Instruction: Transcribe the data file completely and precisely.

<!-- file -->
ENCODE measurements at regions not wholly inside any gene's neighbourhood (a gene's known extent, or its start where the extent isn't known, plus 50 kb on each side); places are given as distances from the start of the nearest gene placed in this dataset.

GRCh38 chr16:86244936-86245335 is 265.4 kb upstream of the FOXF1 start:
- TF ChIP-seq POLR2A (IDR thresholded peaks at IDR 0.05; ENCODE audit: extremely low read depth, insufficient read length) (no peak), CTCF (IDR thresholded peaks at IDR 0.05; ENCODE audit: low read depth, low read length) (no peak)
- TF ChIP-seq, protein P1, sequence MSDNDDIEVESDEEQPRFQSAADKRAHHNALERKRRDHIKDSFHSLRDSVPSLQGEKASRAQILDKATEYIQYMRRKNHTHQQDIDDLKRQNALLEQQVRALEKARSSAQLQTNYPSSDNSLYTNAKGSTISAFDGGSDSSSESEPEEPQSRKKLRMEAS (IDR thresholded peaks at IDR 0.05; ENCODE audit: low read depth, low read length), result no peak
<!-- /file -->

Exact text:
ENCODE measurements at regions not wholly inside any gene's neighbourhood (a gene's known extent, or its start where the extent isn't known, plus 50 kb on each side); places are given as distances from the start of the nearest gene placed in this dataset.

GRCh38 chr16:86244936-86245335 is 265.4 kb upstream of the FOXF1 start:
- TF ChIP-seq POLR2A (IDR thresholded peaks at IDR 0.05; ENCODE audit: extremely low read depth, insufficient read length) (no peak), CTCF (IDR thresholded peaks at IDR 0.05; ENCODE audit: low read depth, low read length) (no peak)
- TF ChIP-seq, protein P1, sequence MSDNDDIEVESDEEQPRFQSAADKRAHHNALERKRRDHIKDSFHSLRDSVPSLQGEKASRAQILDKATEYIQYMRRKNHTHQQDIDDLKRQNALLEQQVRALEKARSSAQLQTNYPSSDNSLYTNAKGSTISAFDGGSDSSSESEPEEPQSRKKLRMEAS (IDR thresholded peaks at IDR 0.05; ENCODE audit: low read depth, low read length), result no peak